Skip to main content Accessibility help
×
Hostname: page-component-77c89778f8-cnmwb Total loading time: 0 Render date: 2024-07-19T13:19:32.067Z Has data issue: false hasContentIssue false

4 - Ordinary Paranoia

Published online by Cambridge University Press:  22 September 2020

Ashley Barnwell
Affiliation:
University of Melbourne
Get access

Summary

Over the past decade there has been a growing chorus of discontent with what are perceived to be the suspicious reflexes of critical methods. The common charge is that critique has become paranoid and stagnant, unable – and often unwilling – to register the dynamic attachments and affects that vitalise everyday life. My aim here is to unsettle the seemingly disparate identities that justify this turn – the critical, structural forms of attention assigned to the critic on one side and the affective, dynamic attentions that animate everyday life on the other. To open up the lived and creative dynamics of suspicious attention, the affects of critique, this chapter addresses an intriguing, internal conflict within a text that has been widely commended for its response to calls for methodological change, Kathleen Stewart's Ordinary Affects(2007). Though it is marked as a departure from ‘paranoid reading’, I argue that Stewart's work gives us reason to reconsider the potential, character and social utility of suspicious attention, and thus the division of critical and social methods. By highlighting this counter-narrative within Stewart’s work, my discussion also addresses broader questions about the nature of affect and the value of critical reading that have arisen in recent and prominent debates about methodology.

In consonance with Stewart, I am in favour of inclusive forms of inquiry that consider non-human-centred modes of change and agency. However, I envision that this approach would mean not excluding a range of methods and possibilities from the outset. With this in mind, instead of asking how critique could be more than suspicious, with the hope of forging a new method, I want to ask a slightly different question, namely how might this suspicion be more than critique? And by ‘more than’ I mean how might the desire to reveal hidden motives and agencies have a broader social location and purpose? How might it resonate in and with logics that blur what are presumed to be the distinct realms of critical and common thought? In this frame, we have the potential to decentre critical hermeneutics in a way that does not seek to exclude or dismiss it as erroneous or obsolete, but rather considers the way that all methods – not just a select ‘better’ few – are immanent to the social affective spaces they engage.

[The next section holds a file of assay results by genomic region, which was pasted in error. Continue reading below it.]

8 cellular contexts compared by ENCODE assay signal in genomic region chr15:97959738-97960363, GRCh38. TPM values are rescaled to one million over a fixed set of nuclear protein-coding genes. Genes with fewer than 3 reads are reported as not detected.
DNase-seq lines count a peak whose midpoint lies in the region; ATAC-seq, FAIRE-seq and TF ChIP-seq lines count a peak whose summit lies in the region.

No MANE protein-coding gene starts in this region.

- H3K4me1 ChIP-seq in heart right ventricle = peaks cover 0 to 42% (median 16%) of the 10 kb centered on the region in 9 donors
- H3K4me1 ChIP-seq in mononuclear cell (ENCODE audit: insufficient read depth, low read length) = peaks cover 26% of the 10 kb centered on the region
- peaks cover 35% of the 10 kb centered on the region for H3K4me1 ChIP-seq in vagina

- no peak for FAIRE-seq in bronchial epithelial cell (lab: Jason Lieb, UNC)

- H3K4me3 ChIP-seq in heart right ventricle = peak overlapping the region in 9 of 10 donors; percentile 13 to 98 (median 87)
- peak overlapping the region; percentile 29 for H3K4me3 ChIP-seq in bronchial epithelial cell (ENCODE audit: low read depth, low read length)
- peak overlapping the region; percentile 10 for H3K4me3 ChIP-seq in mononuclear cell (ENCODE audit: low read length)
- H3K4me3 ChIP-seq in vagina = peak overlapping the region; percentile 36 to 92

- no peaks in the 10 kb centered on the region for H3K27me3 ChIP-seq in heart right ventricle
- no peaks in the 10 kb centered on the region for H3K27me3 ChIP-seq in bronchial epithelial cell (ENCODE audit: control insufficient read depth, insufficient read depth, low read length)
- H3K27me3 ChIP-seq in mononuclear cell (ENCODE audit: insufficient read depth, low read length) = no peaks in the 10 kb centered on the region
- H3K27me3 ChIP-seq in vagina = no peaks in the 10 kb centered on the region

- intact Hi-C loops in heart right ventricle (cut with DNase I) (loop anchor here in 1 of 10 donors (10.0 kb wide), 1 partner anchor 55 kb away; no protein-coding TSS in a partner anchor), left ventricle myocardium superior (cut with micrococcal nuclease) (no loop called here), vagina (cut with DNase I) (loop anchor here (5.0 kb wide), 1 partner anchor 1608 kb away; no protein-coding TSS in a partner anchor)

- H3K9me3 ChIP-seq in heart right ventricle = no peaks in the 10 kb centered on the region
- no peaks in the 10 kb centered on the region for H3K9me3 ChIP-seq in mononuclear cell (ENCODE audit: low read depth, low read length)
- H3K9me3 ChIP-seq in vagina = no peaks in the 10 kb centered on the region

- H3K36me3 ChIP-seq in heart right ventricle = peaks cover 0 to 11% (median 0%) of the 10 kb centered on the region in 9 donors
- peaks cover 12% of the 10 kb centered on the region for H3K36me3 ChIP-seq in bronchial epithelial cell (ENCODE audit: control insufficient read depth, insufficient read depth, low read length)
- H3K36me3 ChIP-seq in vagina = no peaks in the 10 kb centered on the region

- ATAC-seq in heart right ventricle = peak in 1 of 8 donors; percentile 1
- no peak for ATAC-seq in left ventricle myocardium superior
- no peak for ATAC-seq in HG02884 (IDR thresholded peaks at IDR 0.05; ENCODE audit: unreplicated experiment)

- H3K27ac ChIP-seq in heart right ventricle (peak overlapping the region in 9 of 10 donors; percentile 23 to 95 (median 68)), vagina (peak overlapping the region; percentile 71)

Type
Chapter
Information
Critical Affect
The Politics of Method
, pp. 108 - 128
Publisher: Edinburgh University Press
Print publication year: 2020

Access options

Get access to the full version of this content by using one of the access options below. (Log in options will check for institutional or personal access. Content may require purchase if you do not have access.)

Save book to Kindle

To save this book to your Kindle, first ensure coreplatform@cambridge.org is added to your Approved Personal Document E-mail List under your Personal Document Settings on the Manage Your Content and Devices page of your Amazon account. Then enter the ‘name’ part of your Kindle email address below. Find out more about saving to your Kindle.

Note you can select to save to either the @free.kindle.com or @kindle.com variations. ‘@free.kindle.com’ emails are free but can only be saved to your device when it is connected to wi-fi. ‘@kindle.com’ emails can be delivered even when you are not connected to wi-fi, but note that service fees apply.

Find out more about the Kindle Personal Document Service.

Available formats
×

Save book to Dropbox

To save content items to your account, please confirm that you agree to abide by our usage policies. If this is the first time you use this feature, you will be asked to authorise Cambridge Core to connect with your account. Find out more about saving content to Dropbox.

Available formats
×

Save book to Google Drive

To save content items to your account, please confirm that you agree to abide by our usage policies. If this is the first time you use this feature, you will be asked to authorise Cambridge Core to connect with your account. Find out more about saving content to Google Drive.

Available formats
×